Yet the number of "independent walkers" during the season has been capped to a maximum of 40 a day for many years. As the track can only be walked east to west, it's still possible even in peak months to walk for a while in solitude, catching up with others only in passing.

Walking the Milford is never a spontaneous decision. Each spring-to-autumn season is booked out months in advance, so everyone I'm walking with is a planner. We all set calendar alerts back in May and persisted as the site crashed from the surge in demand.


I land at Glade Wharf with 11 others, the day's last landing of the 38 people with whom I would share meals and dormitories for three nights. Some I would get to know, others would remain a mystery.

There are no name tags, no bonding exercises, no count-offs. On the track, it doesn't feel right to quiz people on their jobs, their families, their plans. We've all left that behind for now.

It's an international crew: ex-army Israelis seeing the world; three families (Dutch, Canadian, Kiwi, with children from eight to adult); 50-something Australian women on a holiday from their families; couples forswearing intimacy for scenery; and a few solo travellers from Ireland, France, Japan, Australia and yes even New Zealand.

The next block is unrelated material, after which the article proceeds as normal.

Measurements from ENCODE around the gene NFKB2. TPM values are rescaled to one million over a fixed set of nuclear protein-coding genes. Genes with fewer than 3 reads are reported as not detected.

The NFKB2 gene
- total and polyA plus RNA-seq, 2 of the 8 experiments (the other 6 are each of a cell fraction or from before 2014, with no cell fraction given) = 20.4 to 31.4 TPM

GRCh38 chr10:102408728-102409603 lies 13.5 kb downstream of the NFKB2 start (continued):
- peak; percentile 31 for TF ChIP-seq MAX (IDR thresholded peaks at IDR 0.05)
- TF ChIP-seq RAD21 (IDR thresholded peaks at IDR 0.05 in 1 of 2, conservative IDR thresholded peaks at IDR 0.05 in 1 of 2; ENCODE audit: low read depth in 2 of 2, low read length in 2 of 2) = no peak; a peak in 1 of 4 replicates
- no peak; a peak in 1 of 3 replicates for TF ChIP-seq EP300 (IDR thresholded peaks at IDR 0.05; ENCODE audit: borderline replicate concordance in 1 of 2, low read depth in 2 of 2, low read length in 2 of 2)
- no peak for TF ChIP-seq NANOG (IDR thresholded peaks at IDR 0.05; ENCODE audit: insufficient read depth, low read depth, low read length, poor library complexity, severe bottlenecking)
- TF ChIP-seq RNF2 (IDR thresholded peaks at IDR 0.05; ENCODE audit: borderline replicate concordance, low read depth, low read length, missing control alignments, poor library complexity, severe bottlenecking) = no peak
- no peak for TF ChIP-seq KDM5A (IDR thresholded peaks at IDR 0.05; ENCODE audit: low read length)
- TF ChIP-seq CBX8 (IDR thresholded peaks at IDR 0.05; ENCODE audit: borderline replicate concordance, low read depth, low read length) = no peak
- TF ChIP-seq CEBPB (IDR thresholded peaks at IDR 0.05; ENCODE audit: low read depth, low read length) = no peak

Some of us – all the Kiwis, the iron-legged Israelis, the Irish ski instructor, the French athlete – are trail-hardened. Others, like me, are on their first ever multi-day full pack walk. Mileage varies but the track is not beyond anyone with a good pair of boots and a few solid walks' worth of experience.

It's billed as four days but it's really three and a half. It's only five kilometres alongside the emerald green Clinton River to the first stop, Clinton Hut.

I hunt for a lower bunk in one of the two dorms, which remind me of school camps long ago, minus the teen angst.